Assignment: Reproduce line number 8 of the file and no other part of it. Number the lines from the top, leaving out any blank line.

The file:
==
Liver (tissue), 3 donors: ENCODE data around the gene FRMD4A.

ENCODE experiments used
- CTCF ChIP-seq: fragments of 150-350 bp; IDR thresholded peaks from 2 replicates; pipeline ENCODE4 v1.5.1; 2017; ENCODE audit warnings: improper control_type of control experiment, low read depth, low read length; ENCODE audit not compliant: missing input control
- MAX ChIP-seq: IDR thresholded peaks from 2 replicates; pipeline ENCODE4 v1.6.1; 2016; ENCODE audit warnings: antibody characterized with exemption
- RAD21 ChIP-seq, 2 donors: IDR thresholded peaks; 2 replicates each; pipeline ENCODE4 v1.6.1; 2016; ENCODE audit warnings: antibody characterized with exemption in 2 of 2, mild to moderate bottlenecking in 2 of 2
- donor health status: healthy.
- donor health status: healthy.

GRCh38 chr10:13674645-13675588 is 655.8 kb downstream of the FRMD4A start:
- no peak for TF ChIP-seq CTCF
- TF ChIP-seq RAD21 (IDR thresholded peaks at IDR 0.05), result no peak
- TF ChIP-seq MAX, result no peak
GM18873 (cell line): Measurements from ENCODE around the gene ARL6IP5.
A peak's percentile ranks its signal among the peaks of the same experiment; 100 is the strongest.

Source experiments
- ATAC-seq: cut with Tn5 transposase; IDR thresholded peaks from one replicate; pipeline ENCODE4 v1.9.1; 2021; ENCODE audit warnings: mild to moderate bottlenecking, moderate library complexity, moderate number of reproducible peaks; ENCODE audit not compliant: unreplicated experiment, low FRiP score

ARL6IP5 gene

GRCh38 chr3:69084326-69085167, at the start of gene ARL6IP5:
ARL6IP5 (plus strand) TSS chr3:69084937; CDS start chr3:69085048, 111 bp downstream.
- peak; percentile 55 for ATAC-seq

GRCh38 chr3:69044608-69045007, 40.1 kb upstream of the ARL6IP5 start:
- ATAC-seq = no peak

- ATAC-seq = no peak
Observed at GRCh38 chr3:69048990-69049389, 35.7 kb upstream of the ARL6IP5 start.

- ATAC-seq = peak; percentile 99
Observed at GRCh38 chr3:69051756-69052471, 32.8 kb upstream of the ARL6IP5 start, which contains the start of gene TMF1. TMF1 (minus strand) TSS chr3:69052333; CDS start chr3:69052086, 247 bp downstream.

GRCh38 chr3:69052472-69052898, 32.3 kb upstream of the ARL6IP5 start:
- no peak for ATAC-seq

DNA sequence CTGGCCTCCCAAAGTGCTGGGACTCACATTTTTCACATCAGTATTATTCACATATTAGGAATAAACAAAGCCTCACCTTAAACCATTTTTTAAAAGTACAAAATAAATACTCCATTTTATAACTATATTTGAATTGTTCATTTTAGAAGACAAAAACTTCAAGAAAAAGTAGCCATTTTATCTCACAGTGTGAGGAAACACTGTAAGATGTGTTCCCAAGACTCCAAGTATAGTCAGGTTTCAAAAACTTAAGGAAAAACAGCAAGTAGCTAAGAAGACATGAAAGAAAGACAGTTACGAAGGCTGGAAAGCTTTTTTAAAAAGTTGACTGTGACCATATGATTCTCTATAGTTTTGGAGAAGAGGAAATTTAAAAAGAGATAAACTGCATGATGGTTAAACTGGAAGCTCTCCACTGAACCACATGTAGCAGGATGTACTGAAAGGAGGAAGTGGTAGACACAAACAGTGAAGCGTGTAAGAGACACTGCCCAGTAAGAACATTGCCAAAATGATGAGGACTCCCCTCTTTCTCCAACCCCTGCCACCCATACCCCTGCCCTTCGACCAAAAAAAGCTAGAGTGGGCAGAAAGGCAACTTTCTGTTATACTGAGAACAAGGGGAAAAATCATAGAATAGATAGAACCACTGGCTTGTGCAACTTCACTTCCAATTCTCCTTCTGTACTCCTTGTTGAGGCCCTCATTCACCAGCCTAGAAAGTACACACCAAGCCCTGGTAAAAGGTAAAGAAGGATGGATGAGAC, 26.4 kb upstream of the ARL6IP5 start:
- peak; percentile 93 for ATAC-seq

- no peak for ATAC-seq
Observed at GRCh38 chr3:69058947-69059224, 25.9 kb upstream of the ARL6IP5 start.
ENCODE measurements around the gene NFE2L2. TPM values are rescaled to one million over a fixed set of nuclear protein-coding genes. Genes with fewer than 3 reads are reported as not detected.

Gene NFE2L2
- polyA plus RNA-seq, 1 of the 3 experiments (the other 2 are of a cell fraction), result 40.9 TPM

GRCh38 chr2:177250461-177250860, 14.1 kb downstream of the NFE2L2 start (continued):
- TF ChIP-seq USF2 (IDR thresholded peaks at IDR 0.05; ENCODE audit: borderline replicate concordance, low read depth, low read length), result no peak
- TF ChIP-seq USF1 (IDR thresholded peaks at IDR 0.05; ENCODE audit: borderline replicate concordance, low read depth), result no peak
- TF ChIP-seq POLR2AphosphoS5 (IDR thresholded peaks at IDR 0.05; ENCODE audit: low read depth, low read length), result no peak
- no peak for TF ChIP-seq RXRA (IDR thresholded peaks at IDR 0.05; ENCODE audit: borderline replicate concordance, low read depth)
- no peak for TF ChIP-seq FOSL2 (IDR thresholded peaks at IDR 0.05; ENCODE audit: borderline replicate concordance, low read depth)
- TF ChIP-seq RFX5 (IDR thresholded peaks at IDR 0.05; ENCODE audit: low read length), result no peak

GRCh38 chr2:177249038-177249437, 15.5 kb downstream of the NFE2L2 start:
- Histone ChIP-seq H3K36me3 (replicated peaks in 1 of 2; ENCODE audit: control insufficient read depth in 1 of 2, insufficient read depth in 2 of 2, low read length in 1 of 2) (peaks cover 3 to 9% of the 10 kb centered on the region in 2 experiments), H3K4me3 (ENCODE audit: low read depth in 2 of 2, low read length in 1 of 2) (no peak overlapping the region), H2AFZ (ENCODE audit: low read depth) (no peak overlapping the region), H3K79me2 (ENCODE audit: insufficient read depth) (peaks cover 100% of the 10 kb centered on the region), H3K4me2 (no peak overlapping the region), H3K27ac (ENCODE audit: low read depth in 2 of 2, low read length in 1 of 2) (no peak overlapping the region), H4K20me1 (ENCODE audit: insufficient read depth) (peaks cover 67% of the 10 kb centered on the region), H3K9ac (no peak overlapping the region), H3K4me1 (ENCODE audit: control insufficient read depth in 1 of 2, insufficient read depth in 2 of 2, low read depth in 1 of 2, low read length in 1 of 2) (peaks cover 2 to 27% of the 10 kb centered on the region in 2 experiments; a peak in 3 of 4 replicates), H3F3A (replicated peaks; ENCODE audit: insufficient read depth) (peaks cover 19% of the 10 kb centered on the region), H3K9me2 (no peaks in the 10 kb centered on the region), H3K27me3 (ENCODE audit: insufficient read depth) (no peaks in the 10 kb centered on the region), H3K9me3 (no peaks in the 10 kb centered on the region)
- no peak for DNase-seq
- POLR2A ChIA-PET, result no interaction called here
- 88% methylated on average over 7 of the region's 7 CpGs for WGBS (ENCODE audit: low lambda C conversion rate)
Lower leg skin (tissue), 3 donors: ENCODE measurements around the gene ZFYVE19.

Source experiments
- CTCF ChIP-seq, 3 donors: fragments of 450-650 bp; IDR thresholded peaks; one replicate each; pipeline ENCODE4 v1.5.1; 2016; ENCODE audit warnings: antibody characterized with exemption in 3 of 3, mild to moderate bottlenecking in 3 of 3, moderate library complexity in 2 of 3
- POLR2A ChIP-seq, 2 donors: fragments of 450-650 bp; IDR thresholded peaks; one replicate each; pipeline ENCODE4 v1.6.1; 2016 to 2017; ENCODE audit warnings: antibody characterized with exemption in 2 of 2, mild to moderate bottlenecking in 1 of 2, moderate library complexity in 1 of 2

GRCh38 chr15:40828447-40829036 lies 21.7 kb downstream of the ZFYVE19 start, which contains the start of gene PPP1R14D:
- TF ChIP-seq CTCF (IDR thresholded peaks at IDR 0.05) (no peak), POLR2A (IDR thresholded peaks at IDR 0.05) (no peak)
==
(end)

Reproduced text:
GRCh38 chr10:13674645-13675588 is 655.8 kb downstream of the FRMD4A start: